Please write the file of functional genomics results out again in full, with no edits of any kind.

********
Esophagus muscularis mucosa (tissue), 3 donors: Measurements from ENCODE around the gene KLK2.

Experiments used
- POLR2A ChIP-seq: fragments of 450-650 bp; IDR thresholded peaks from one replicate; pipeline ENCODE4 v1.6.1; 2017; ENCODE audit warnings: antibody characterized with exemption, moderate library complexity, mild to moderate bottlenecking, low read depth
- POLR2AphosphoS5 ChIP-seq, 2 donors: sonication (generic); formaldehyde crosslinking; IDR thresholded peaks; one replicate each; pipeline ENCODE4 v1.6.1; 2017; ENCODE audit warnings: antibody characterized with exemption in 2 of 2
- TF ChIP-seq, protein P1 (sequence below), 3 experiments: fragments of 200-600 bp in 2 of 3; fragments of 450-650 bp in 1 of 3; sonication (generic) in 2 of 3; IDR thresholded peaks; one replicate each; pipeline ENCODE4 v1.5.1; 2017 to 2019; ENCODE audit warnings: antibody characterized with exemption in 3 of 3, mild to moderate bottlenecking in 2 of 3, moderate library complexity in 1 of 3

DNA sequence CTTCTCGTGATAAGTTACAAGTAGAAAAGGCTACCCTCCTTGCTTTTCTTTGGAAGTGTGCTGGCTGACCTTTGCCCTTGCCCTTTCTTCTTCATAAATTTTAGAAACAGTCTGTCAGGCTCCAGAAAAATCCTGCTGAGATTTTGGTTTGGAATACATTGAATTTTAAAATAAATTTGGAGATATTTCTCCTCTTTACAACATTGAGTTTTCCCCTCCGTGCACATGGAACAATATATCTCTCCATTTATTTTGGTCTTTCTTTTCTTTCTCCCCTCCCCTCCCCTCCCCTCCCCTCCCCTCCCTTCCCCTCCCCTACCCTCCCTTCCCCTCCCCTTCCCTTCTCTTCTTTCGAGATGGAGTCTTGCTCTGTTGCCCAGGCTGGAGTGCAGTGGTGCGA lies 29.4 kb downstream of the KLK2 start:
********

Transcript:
Esophagus muscularis mucosa (tissue), 3 donors: Measurements from ENCODE around the gene KLK2.

Experiments used
- POLR2A ChIP-seq: fragments of 450-650 bp; IDR thresholded peaks from one replicate; pipeline ENCODE4 v1.6.1; 2017; ENCODE audit warnings: antibody characterized with exemption, moderate library complexity, mild to moderate bottlenecking, low read depth
- POLR2AphosphoS5 ChIP-seq, 2 donors: sonication (generic); formaldehyde crosslinking; IDR thresholded peaks; one replicate each; pipeline ENCODE4 v1.6.1; 2017; ENCODE audit warnings: antibody characterized with exemption in 2 of 2
- TF ChIP-seq, protein P1 (sequence below), 3 experiments: fragments of 200-600 bp in 2 of 3; fragments of 450-650 bp in 1 of 3; sonication (generic) in 2 of 3; IDR thresholded peaks; one replicate each; pipeline ENCODE4 v1.5.1; 2017 to 2019; ENCODE audit warnings: antibody characterized with exemption in 3 of 3, mild to moderate bottlenecking in 2 of 3, moderate library complexity in 1 of 3

DNA sequence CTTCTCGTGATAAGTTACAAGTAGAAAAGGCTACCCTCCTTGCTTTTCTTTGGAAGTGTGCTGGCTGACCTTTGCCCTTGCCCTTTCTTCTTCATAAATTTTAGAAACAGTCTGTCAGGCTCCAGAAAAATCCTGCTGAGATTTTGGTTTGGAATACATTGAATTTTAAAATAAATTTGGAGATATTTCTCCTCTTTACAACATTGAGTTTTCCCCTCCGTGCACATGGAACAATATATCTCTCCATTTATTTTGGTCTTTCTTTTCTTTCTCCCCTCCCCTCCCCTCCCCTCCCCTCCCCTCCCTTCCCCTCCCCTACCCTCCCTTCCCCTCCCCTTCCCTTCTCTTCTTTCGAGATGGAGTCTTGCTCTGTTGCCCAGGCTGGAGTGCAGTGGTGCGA lies 29.4 kb downstream of the KLK2 start: